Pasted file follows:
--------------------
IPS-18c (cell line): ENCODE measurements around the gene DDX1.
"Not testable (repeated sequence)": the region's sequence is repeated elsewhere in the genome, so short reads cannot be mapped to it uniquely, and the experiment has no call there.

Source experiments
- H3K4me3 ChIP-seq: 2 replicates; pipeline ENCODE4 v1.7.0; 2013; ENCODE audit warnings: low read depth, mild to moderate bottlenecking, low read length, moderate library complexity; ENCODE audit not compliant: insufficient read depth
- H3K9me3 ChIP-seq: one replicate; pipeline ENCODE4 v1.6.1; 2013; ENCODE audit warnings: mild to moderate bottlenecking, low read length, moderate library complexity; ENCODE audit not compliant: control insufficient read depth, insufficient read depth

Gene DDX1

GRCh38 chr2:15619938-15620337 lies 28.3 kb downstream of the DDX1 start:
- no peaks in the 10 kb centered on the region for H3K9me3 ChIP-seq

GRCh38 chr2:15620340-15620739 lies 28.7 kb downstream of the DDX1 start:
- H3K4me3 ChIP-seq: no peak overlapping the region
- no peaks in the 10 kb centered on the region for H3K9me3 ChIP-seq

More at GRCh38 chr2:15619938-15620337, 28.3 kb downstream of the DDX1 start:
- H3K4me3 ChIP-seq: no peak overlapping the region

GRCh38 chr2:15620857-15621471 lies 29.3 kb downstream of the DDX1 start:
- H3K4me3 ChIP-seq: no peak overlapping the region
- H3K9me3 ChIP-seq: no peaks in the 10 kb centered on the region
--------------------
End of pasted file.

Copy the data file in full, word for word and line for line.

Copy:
IPS-18c (cell line): ENCODE measurements around the gene DDX1.
"Not testable (repeated sequence)": the region's sequence is repeated elsewhere in the genome, so short reads cannot be mapped to it uniquely, and the experiment has no call there.

Source experiments
- H3K4me3 ChIP-seq: 2 replicates; pipeline ENCODE4 v1.7.0; 2013; ENCODE audit warnings: low read depth, mild to moderate bottlenecking, low read length, moderate library complexity; ENCODE audit not compliant: insufficient read depth
- H3K9me3 ChIP-seq: one replicate; pipeline ENCODE4 v1.6.1; 2013; ENCODE audit warnings: mild to moderate bottlenecking, low read length, moderate library complexity; ENCODE audit not compliant: control insufficient read depth, insufficient read depth

Gene DDX1

GRCh38 chr2:15619938-15620337 lies 28.3 kb downstream of the DDX1 start:
- no peaks in the 10 kb centered on the region for H3K9me3 ChIP-seq

GRCh38 chr2:15620340-15620739 lies 28.7 kb downstream of the DDX1 start:
- H3K4me3 ChIP-seq: no peak overlapping the region
- no peaks in the 10 kb centered on the region for H3K9me3 ChIP-seq

More at GRCh38 chr2:15619938-15620337, 28.3 kb downstream of the DDX1 start:
- H3K4me3 ChIP-seq: no peak overlapping the region

GRCh38 chr2:15620857-15621471 lies 29.3 kb downstream of the DDX1 start:
- H3K4me3 ChIP-seq: no peak overlapping the region
- H3K9me3 ChIP-seq: no peaks in the 10 kb centered on the region